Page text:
I stumbled on this article, and ended up skimming through it because, as a person who’s given birth and is neither a woman nor mother, the standard dialogue about birth is something I have to be in the mood for. And, well, I wasn’t up for it even though I was interested in the information. While skimming I came across the term ‘traumatic birth’ and started paying attention, specifically she said this:
When I say “traumatic birth,” I’m not talking about medical complications. I’m talking largely about healthy women with realistic expectations who were treated disrespectfully or without compassion at that most vulnerable time: women who weren’t treated like the most important person in the room, as they gave birth to the most important thing in the world.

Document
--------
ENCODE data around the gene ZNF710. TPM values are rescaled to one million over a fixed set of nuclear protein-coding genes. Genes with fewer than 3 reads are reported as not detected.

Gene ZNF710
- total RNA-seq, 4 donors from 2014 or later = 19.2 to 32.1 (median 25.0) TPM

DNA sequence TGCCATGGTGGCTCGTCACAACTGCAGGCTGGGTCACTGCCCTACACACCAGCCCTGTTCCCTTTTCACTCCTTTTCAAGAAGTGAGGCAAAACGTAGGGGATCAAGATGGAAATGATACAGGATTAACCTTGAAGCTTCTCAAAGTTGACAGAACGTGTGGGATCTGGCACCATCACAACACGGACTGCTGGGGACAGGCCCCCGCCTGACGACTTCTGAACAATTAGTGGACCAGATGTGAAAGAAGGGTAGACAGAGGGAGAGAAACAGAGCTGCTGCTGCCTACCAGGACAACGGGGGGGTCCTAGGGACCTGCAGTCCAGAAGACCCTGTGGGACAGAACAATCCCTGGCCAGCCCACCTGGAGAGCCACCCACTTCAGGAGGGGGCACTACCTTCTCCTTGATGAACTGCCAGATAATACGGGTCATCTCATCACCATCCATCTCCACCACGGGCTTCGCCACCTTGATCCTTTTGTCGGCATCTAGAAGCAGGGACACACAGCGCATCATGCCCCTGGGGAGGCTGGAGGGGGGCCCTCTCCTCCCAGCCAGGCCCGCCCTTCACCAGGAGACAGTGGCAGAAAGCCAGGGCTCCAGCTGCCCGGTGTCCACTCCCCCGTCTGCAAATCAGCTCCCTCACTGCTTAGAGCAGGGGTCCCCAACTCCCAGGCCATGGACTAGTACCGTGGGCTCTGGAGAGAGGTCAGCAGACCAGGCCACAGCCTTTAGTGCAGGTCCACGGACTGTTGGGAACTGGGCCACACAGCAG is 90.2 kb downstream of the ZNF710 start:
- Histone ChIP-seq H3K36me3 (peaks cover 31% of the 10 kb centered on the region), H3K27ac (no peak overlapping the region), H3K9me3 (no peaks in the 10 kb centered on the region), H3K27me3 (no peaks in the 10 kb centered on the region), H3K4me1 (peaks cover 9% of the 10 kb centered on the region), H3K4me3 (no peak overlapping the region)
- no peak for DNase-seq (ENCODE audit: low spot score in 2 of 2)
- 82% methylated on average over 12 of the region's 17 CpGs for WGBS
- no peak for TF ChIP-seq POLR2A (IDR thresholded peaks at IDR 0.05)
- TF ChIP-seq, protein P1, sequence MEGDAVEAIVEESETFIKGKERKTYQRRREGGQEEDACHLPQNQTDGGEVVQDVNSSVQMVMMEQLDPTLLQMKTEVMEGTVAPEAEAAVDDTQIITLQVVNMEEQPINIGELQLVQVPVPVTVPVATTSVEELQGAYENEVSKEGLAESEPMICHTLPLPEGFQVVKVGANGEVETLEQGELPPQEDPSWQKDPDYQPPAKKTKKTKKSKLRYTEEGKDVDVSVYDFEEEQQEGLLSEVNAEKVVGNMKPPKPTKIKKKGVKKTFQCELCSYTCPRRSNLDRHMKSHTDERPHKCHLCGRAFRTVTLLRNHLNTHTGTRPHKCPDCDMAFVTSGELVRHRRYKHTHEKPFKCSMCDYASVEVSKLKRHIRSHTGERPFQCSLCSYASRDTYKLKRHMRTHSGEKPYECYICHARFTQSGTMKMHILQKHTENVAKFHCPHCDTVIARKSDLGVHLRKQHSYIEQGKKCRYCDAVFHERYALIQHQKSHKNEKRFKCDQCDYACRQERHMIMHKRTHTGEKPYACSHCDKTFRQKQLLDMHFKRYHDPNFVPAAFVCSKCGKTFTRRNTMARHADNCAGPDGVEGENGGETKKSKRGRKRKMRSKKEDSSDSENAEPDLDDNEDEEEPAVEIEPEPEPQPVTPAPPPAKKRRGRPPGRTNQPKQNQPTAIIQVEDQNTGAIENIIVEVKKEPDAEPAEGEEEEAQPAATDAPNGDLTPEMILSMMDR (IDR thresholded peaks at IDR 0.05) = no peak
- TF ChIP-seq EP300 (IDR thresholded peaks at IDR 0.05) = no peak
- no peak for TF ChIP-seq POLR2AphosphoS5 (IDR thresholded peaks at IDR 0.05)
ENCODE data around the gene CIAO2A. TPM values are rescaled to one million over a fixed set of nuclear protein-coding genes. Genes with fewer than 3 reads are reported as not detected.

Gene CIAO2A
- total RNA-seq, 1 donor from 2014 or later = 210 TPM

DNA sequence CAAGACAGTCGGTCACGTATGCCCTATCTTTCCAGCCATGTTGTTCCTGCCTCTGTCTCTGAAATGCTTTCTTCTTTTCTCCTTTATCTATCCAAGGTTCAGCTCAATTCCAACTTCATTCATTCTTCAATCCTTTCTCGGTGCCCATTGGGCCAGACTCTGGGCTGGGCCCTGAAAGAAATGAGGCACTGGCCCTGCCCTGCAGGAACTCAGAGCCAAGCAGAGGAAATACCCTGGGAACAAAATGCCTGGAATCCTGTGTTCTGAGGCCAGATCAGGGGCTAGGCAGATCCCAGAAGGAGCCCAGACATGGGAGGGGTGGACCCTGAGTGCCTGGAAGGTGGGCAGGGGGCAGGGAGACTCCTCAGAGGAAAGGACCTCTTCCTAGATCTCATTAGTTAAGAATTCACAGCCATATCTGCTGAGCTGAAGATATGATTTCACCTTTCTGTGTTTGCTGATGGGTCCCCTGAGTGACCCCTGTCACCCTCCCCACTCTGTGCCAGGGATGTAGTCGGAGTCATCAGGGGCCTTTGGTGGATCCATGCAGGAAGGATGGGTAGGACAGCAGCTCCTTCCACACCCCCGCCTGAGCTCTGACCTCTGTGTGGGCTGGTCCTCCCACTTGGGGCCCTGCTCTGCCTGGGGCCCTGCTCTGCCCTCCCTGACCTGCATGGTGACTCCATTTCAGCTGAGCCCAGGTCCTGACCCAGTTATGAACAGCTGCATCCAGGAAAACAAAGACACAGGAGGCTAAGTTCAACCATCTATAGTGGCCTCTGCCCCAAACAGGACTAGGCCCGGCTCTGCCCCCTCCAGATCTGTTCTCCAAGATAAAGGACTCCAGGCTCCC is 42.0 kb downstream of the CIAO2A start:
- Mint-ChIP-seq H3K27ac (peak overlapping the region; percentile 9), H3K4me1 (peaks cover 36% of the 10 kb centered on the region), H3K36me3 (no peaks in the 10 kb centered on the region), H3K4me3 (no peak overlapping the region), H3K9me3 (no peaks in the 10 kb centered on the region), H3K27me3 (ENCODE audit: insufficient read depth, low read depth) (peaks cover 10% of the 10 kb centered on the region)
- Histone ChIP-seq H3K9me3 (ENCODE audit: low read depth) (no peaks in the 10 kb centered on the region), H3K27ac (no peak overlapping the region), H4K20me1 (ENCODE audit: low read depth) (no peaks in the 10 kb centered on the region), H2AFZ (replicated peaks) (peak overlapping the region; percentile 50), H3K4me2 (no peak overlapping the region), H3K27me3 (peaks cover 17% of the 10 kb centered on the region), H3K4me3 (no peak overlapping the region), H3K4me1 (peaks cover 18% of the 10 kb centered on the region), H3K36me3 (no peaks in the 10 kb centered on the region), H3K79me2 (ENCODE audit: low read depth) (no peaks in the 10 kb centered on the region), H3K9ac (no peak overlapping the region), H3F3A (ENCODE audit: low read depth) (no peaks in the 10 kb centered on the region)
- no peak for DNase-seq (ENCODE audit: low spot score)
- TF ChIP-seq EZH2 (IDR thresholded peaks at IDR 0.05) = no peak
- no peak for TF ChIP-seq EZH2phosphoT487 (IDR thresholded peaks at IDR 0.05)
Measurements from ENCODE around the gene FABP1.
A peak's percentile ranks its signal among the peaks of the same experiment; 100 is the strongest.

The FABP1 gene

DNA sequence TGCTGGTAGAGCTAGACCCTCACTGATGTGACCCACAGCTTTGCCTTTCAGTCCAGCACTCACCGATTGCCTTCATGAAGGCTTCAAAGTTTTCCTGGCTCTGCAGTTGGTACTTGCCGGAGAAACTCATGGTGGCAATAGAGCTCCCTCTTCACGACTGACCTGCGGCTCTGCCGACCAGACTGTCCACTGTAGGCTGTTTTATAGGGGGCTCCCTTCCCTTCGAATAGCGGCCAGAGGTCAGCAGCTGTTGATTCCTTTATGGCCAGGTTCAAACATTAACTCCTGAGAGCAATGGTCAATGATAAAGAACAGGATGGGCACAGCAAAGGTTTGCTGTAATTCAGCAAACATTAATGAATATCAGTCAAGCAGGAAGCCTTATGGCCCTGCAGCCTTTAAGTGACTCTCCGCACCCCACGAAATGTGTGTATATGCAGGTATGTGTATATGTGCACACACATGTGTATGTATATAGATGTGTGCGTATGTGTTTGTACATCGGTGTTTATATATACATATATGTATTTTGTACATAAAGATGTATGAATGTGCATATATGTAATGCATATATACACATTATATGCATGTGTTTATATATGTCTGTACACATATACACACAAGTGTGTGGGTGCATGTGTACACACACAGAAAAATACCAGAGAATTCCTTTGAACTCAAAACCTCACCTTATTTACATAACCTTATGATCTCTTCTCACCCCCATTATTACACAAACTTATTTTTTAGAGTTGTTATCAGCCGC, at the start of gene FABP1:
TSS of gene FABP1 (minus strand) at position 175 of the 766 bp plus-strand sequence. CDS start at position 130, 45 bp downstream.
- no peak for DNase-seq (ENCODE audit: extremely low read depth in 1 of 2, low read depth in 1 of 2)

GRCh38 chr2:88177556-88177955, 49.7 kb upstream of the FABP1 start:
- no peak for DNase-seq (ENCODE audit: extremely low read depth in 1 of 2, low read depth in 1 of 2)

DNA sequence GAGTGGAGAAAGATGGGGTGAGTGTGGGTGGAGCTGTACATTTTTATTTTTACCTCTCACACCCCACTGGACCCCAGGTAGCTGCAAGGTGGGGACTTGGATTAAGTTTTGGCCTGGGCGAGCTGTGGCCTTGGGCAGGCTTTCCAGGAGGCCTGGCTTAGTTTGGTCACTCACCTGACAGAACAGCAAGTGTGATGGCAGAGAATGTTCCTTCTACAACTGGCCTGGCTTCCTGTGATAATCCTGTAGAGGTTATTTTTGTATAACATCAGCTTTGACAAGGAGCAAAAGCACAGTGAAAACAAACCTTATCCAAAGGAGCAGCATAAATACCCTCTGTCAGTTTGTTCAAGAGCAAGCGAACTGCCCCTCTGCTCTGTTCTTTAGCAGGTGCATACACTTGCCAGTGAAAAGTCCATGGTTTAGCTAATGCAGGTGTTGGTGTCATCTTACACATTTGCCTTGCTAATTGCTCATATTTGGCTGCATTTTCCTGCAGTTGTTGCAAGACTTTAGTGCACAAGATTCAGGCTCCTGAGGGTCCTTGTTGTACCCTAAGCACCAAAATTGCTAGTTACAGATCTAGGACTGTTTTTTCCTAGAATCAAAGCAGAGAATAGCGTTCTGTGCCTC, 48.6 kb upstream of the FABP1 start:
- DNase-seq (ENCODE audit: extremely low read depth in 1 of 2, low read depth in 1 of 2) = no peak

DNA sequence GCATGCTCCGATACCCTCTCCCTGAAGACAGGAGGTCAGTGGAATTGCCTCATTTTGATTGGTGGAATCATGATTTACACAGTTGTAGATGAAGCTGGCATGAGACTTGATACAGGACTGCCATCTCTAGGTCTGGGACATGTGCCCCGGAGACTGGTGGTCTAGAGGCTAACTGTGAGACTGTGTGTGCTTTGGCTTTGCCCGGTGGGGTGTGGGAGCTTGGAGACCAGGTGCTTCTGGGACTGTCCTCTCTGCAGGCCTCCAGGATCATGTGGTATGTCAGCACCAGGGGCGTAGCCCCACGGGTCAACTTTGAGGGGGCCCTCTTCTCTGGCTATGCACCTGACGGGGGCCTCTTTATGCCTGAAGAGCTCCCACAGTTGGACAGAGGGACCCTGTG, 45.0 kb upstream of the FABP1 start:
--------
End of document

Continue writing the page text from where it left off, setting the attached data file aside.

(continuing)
Ignoring the gendered language, this really struck a chord with me because it completely described what happened. There are also people who experience birth trauma due to medical complications, and I don’t think the author wants to discount that and I certainly wouldn’t, either, but often birth trauma can be from this.
I’ve seen a few people who’ve suffered homebirth trauma label it as “midwife trauma” rather than birth trauma, because the trauma was due to the midwife- not the birth. To some degree you can argue this is why we need stricter regulation on who can attend home births, but my trauma was due to a hospital trained CNM, and the OBGYN I’d been working with before likely would have been even worse. Meanwhile the relatively new midwife who also attended the birth, although she came later, was a godsend and the only reason I got through it.